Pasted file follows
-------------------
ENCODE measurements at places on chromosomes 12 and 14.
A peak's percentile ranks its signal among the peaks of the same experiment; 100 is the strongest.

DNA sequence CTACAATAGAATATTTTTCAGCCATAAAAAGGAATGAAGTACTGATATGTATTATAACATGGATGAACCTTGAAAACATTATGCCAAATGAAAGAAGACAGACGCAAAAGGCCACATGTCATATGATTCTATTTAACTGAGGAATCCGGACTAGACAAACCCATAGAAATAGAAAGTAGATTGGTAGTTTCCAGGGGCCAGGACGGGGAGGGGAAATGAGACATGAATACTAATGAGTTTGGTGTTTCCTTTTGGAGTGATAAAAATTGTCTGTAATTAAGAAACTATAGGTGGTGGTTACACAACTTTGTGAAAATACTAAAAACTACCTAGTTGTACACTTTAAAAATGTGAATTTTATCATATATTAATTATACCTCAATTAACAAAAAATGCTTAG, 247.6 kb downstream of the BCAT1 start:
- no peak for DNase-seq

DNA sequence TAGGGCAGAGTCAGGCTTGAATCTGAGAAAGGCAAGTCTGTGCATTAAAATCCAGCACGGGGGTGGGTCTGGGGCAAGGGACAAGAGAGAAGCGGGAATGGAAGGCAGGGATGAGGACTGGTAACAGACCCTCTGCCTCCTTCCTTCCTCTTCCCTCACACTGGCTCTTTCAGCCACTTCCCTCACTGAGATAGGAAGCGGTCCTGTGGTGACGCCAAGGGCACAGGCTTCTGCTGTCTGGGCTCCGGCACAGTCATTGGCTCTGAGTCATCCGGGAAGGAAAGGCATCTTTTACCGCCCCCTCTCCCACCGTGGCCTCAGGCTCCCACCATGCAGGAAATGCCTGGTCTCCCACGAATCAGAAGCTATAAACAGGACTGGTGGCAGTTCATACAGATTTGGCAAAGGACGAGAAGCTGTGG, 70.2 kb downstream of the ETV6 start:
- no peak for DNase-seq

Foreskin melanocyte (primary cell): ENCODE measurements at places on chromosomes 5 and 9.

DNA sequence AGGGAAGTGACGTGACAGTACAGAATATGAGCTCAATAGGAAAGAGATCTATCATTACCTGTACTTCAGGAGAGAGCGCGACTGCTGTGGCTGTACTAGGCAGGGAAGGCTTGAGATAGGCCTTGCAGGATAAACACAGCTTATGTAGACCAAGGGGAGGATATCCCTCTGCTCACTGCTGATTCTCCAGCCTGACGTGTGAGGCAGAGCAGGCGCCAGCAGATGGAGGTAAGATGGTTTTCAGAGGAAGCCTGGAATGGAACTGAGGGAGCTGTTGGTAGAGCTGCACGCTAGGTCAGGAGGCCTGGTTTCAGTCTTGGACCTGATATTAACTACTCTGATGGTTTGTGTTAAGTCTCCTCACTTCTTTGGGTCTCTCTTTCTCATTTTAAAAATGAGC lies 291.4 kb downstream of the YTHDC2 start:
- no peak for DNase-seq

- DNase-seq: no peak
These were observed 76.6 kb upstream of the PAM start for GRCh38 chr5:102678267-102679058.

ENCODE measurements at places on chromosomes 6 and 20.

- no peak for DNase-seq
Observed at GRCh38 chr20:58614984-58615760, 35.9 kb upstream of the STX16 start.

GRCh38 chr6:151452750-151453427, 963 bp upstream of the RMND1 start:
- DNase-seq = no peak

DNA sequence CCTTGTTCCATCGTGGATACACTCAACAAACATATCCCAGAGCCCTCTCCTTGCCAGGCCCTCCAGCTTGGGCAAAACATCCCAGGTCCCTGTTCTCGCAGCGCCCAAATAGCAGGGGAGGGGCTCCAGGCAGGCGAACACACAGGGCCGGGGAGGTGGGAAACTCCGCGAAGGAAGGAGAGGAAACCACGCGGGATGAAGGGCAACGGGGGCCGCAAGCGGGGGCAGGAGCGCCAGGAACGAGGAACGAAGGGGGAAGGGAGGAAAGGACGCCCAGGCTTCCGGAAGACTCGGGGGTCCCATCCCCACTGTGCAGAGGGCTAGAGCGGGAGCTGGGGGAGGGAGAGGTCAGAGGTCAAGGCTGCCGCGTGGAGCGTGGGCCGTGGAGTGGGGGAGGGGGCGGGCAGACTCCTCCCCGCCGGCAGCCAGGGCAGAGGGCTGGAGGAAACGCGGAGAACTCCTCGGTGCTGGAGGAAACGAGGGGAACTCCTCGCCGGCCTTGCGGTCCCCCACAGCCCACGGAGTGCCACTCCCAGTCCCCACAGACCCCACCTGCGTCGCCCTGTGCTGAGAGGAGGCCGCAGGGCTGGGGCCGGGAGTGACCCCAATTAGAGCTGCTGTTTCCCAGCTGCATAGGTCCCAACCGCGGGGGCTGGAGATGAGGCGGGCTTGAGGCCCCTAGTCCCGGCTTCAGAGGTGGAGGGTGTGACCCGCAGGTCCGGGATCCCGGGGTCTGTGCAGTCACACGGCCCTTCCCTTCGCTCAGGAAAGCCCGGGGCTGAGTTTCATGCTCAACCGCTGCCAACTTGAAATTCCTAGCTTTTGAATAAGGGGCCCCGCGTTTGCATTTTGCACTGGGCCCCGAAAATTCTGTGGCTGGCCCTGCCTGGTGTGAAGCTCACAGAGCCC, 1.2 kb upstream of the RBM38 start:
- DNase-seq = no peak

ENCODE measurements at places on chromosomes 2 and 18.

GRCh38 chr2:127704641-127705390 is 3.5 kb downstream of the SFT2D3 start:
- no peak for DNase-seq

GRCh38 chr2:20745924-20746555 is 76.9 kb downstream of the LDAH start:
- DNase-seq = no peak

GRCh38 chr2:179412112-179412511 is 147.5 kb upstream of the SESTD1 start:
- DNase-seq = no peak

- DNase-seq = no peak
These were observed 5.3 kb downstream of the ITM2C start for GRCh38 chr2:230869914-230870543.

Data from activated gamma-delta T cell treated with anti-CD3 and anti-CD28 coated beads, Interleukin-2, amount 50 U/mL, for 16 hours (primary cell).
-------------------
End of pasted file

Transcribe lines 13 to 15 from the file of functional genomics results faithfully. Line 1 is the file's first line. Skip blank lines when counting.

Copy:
- no peak for DNase-seq
Observed at GRCh38 chr20:58614984-58615760, 35.9 kb upstream of the STX16 start.

GRCh38 chr6:151452750-151453427, 963 bp upstream of the RMND1 start: